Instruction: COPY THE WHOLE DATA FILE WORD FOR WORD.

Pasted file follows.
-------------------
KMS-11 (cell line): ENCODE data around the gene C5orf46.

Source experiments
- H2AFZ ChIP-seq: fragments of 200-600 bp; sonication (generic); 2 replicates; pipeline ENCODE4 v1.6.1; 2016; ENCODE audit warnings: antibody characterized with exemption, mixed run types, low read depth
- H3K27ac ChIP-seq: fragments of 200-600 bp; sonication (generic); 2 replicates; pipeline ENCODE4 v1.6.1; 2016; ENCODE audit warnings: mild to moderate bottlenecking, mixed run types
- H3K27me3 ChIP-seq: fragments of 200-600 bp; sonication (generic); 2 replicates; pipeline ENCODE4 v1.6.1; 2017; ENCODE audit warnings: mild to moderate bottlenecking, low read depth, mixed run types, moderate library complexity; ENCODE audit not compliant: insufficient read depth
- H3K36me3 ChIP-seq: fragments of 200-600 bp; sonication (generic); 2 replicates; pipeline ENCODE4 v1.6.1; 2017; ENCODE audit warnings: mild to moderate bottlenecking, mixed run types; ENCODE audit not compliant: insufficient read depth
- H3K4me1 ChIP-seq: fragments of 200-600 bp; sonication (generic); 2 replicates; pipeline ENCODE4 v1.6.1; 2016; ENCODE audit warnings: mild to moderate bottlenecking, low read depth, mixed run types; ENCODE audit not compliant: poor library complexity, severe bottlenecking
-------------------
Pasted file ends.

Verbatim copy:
KMS-11 (cell line): ENCODE data around the gene C5orf46.

Source experiments
- H2AFZ ChIP-seq: fragments of 200-600 bp; sonication (generic); 2 replicates; pipeline ENCODE4 v1.6.1; 2016; ENCODE audit warnings: antibody characterized with exemption, mixed run types, low read depth
- H3K27ac ChIP-seq: fragments of 200-600 bp; sonication (generic); 2 replicates; pipeline ENCODE4 v1.6.1; 2016; ENCODE audit warnings: mild to moderate bottlenecking, mixed run types
- H3K27me3 ChIP-seq: fragments of 200-600 bp; sonication (generic); 2 replicates; pipeline ENCODE4 v1.6.1; 2017; ENCODE audit warnings: mild to moderate bottlenecking, low read depth, mixed run types, moderate library complexity; ENCODE audit not compliant: insufficient read depth
- H3K36me3 ChIP-seq: fragments of 200-600 bp; sonication (generic); 2 replicates; pipeline ENCODE4 v1.6.1; 2017; ENCODE audit warnings: mild to moderate bottlenecking, mixed run types; ENCODE audit not compliant: insufficient read depth
- H3K4me1 ChIP-seq: fragments of 200-600 bp; sonication (generic); 2 replicates; pipeline ENCODE4 v1.6.1; 2016; ENCODE audit warnings: mild to moderate bottlenecking, low read depth, mixed run types; ENCODE audit not compliant: poor library complexity, severe bottlenecking